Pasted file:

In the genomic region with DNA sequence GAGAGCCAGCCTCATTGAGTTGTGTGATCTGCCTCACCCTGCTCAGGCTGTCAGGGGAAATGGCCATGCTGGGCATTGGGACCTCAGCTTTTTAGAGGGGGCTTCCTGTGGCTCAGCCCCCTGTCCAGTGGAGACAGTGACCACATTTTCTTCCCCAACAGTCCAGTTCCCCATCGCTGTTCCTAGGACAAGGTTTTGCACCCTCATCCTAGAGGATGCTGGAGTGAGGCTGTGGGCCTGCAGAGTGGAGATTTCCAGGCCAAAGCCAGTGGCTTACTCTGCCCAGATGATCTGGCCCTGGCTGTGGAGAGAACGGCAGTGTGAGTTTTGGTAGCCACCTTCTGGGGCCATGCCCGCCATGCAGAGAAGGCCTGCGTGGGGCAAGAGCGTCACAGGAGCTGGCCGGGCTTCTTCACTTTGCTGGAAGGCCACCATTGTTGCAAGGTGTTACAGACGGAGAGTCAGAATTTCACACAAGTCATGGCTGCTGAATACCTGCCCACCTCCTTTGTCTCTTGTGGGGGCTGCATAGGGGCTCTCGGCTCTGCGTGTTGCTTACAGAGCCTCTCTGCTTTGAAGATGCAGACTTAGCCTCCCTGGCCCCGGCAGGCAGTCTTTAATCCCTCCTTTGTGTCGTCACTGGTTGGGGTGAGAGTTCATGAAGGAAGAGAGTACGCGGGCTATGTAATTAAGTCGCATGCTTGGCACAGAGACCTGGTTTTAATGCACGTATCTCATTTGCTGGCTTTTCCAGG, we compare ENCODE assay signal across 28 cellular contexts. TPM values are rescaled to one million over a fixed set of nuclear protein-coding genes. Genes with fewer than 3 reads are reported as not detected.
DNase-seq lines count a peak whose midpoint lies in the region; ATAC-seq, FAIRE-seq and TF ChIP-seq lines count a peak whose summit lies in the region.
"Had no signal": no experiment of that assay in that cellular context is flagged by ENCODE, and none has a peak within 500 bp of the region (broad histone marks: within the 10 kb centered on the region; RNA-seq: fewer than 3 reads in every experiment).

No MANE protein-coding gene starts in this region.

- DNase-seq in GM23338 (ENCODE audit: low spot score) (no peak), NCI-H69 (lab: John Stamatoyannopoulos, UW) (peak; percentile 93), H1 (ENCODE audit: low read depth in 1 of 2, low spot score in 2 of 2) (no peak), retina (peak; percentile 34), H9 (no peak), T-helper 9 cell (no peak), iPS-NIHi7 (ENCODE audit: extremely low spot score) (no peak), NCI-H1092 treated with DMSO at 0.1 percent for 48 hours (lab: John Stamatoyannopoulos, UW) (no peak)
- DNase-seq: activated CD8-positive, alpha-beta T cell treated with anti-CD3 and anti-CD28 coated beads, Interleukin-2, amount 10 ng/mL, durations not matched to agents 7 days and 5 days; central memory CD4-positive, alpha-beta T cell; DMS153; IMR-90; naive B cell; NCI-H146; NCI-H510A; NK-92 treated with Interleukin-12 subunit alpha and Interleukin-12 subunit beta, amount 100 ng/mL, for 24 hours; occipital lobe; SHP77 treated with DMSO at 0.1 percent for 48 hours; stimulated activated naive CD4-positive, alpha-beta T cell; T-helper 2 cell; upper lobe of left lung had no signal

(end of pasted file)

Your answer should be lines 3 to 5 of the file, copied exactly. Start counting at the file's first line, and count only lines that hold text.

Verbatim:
"Had no signal": no experiment of that assay in that cellular context is flagged by ENCODE, and none has a peak within 500 bp of the region (broad histone marks: within the 10 kb centered on the region; RNA-seq: fewer than 3 reads in every experiment).

No MANE protein-coding gene starts in this region.

- DNase-seq in GM23338 (ENCODE audit: low spot score) (no peak), NCI-H69 (lab: John Stamatoyannopoulos, UW) (peak; percentile 93), H1 (ENCODE audit: low read depth in 1 of 2, low spot score in 2 of 2) (no peak), retina (peak; percentile 34), H9 (no peak), T-helper 9 cell (no peak), iPS-NIHi7 (ENCODE audit: extremely low spot score) (no peak), NCI-H1092 treated with DMSO at 0.1 percent for 48 hours (lab: John Stamatoyannopoulos, UW) (no peak)